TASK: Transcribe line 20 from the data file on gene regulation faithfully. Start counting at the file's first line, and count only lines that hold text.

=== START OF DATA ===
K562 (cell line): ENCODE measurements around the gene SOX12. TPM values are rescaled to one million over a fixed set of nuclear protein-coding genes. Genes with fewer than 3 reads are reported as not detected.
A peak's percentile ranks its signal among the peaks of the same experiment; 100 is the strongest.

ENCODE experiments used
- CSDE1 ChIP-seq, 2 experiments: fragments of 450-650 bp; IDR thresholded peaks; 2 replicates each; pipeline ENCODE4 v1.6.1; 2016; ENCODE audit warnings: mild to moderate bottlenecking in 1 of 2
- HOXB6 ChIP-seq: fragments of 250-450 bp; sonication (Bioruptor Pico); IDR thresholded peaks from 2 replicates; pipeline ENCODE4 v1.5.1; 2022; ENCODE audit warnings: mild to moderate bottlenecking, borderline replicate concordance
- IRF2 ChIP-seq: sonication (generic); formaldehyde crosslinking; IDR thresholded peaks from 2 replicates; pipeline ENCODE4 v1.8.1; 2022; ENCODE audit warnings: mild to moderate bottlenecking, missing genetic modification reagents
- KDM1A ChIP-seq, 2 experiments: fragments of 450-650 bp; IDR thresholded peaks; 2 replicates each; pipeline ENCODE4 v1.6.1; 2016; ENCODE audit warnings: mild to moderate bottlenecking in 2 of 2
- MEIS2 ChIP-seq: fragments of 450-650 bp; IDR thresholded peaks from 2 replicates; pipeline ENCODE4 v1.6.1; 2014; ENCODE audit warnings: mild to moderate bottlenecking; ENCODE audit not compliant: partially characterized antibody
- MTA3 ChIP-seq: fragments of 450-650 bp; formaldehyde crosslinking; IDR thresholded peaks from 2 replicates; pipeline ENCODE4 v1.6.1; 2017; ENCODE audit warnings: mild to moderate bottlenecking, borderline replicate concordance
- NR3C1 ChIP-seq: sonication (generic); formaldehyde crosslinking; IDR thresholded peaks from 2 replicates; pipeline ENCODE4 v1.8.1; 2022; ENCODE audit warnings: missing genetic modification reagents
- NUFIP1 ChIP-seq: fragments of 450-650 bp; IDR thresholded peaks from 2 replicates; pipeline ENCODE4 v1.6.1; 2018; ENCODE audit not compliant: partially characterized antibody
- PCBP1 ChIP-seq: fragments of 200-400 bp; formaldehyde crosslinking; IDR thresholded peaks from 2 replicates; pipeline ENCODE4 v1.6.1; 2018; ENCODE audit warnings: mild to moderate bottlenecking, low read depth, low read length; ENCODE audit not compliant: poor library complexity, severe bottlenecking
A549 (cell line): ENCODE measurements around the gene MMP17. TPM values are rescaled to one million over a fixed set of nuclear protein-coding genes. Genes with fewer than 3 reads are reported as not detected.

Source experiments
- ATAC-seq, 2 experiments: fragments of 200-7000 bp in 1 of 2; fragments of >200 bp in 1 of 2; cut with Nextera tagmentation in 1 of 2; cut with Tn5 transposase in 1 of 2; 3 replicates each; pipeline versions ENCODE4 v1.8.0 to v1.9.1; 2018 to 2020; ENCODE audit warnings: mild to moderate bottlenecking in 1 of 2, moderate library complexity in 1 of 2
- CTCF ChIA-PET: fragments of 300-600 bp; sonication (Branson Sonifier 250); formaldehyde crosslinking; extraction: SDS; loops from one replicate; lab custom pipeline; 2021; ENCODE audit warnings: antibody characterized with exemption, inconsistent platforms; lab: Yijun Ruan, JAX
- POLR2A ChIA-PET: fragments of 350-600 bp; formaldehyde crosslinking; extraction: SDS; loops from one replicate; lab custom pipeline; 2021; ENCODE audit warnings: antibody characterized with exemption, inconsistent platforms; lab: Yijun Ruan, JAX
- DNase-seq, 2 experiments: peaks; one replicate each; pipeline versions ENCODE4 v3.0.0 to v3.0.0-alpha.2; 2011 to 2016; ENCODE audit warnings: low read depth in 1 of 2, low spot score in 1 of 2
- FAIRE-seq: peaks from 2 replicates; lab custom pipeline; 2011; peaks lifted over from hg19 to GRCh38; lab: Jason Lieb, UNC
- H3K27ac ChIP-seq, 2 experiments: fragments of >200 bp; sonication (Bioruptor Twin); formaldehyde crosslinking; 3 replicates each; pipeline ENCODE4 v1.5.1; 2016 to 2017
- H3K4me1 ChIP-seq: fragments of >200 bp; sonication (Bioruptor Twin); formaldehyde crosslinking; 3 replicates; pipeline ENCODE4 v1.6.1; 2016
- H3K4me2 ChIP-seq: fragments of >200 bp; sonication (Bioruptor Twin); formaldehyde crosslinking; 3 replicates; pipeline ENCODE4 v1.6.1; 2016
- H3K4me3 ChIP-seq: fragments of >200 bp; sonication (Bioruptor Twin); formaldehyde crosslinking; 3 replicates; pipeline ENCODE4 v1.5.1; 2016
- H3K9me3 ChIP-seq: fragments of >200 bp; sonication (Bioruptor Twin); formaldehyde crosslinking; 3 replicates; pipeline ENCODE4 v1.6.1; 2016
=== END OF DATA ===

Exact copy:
- H3K27ac ChIP-seq, 2 experiments: fragments of >200 bp; sonication (Bioruptor Twin); formaldehyde crosslinking; 3 replicates each; pipeline ENCODE4 v1.5.1; 2016 to 2017